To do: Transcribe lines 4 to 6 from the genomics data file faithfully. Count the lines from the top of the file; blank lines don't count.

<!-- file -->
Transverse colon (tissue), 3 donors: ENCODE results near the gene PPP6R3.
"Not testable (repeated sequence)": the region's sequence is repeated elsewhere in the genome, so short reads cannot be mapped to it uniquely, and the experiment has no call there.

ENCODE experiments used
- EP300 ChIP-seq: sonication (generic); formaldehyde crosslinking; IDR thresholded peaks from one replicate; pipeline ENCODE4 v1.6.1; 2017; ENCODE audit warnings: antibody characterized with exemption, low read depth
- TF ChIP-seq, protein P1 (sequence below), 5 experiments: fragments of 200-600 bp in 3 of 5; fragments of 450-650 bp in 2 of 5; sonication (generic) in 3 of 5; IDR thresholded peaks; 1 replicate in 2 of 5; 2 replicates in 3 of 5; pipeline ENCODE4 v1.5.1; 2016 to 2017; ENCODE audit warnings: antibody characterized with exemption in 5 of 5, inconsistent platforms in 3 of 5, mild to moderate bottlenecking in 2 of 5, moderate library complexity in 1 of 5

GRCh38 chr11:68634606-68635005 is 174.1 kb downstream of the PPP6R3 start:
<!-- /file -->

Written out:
- EP300 ChIP-seq: sonication (generic); formaldehyde crosslinking; IDR thresholded peaks from one replicate; pipeline ENCODE4 v1.6.1; 2017; ENCODE audit warnings: antibody characterized with exemption, low read depth
- TF ChIP-seq, protein P1 (sequence below), 5 experiments: fragments of 200-600 bp in 3 of 5; fragments of 450-650 bp in 2 of 5; sonication (generic) in 3 of 5; IDR thresholded peaks; 1 replicate in 2 of 5; 2 replicates in 3 of 5; pipeline ENCODE4 v1.5.1; 2016 to 2017; ENCODE audit warnings: antibody characterized with exemption in 5 of 5, inconsistent platforms in 3 of 5, mild to moderate bottlenecking in 2 of 5, moderate library complexity in 1 of 5

GRCh38 chr11:68634606-68635005 is 174.1 kb downstream of the PPP6R3 start: